AWS Adventures, Part 4 – CloudWatch network monitoring

CloudWatch is a great concept — super-easy to configure and inexpensive. And at first glance, it actually looks pretty nice. But after I spent about 30 minutes with it, I realized it wasn’t easy to use. The units used are especially hard to interpret. This is my best attempt to explain what the network values mean.

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AWS Adventures, Part 3 – HA Wowza Live HLS

For a number of years, we have streamed HLS video via CloudFront, using a Wowza Streaming Engine server to convert our RTMP streams to HLS on the fly. CloudFront provides almost infinite scalability for the HLS stream, since the static chunk files are highly cacheable.

For high availability purposes, we want to use two independent WSE servers in two AWS availability zones. But this has been problematic. The two servers are never 100% in sync with their HLS chunking of the incoming live stream. This can cause the client to get a bad response to a request, thereby dropping the live stream.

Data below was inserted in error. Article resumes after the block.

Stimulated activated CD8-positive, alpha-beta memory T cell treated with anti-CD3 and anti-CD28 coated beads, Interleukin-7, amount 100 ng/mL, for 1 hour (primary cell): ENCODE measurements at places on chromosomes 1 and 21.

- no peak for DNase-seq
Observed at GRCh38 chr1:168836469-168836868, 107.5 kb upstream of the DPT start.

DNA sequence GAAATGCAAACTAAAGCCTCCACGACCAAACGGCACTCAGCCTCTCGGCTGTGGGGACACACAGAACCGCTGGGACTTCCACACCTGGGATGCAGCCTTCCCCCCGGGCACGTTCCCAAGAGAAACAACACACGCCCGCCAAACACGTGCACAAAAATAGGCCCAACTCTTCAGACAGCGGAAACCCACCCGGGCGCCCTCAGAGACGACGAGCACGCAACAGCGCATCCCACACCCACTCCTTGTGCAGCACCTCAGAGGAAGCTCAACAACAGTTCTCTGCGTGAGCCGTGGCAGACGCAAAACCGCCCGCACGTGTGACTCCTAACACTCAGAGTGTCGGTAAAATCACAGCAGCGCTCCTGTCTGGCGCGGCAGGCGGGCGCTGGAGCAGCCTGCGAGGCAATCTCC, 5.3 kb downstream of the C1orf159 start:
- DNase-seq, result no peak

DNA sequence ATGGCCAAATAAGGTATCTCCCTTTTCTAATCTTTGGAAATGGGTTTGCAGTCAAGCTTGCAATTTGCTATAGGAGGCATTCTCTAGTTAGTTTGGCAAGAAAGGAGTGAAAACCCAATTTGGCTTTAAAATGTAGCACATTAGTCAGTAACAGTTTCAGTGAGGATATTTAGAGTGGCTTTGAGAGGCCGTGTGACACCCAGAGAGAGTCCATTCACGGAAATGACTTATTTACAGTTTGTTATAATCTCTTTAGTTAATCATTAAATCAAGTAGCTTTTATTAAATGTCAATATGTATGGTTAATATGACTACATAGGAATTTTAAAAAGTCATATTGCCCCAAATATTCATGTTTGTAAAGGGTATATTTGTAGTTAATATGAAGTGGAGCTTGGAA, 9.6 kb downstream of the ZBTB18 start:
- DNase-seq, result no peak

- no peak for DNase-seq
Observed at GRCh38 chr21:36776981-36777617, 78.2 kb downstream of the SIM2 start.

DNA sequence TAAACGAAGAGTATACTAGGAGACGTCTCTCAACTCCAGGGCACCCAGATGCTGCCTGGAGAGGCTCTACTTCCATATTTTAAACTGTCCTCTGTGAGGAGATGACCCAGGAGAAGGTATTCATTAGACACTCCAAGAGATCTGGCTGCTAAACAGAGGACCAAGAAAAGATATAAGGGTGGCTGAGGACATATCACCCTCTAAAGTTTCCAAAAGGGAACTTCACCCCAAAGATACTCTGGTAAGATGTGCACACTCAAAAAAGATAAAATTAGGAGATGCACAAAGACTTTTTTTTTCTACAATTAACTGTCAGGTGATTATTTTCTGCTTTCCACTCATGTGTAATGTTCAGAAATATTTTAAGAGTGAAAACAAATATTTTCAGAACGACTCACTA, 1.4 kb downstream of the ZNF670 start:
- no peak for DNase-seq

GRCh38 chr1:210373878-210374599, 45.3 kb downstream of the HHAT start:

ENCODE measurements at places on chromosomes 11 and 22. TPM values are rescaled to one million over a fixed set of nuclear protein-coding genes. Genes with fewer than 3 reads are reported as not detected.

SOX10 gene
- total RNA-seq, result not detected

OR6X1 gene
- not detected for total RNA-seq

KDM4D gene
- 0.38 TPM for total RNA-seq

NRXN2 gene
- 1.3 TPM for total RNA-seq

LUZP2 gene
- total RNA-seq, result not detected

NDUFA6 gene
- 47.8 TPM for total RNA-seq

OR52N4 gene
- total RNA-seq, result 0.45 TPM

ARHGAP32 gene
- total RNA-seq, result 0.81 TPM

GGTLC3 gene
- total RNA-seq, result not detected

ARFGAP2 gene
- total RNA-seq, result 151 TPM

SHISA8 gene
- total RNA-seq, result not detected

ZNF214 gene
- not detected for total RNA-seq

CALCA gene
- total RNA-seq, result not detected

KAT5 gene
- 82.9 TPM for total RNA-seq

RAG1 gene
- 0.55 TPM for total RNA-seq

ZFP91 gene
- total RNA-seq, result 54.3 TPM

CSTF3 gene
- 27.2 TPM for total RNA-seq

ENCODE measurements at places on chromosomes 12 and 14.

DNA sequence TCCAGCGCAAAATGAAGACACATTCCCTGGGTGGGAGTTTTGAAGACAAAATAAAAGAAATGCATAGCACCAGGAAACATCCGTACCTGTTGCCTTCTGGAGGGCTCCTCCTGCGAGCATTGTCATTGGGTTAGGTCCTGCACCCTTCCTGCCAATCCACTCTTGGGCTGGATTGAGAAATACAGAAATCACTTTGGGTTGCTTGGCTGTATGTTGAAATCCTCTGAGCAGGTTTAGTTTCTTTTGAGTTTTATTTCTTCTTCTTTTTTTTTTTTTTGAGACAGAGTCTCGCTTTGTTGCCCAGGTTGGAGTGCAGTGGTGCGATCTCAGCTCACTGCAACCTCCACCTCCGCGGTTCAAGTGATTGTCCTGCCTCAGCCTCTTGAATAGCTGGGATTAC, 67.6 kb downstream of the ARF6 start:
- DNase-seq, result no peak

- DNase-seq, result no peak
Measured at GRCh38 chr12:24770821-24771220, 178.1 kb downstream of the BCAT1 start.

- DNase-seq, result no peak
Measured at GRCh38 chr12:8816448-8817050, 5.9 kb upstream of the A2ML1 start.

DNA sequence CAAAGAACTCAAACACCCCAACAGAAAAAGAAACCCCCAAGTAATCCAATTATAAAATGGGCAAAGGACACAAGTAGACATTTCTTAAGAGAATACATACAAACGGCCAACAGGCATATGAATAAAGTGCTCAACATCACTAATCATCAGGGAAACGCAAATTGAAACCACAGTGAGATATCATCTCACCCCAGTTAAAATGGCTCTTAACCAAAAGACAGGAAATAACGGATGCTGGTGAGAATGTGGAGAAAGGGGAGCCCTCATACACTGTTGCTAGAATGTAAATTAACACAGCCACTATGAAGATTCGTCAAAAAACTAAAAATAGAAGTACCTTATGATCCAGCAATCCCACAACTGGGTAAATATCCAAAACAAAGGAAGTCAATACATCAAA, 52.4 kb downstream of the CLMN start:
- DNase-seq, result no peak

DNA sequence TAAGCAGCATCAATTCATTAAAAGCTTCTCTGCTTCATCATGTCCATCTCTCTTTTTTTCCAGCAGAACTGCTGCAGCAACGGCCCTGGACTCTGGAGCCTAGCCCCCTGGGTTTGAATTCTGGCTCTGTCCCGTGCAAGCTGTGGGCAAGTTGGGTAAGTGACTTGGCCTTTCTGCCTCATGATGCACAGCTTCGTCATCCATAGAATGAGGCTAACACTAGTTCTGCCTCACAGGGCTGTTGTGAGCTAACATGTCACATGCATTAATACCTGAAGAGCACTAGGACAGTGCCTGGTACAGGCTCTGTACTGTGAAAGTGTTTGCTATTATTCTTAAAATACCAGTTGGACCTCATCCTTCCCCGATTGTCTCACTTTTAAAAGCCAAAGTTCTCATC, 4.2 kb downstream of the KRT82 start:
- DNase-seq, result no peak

After a lot of experimentation, I have come up with a way to assemble a multi-AZ, high availability cluster of WSE servers that can reliably stream HLS video from an incoming RTMP stream.

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Lollapalooza 2017 playlists

I’ve been lucky enough to go to Lollapalooza for the past 5 years. I really like to do my homework before I go so I know who I want to see. There are always tons of bands I’ve never heard of, and every year, some of them end up being my favorites at the show.

So I build Spotify playlists of every band at Lolla, using recent setlists from whenever it is available. A lot of work goes into this, and I’d like for people to have the chance to use these playlists.

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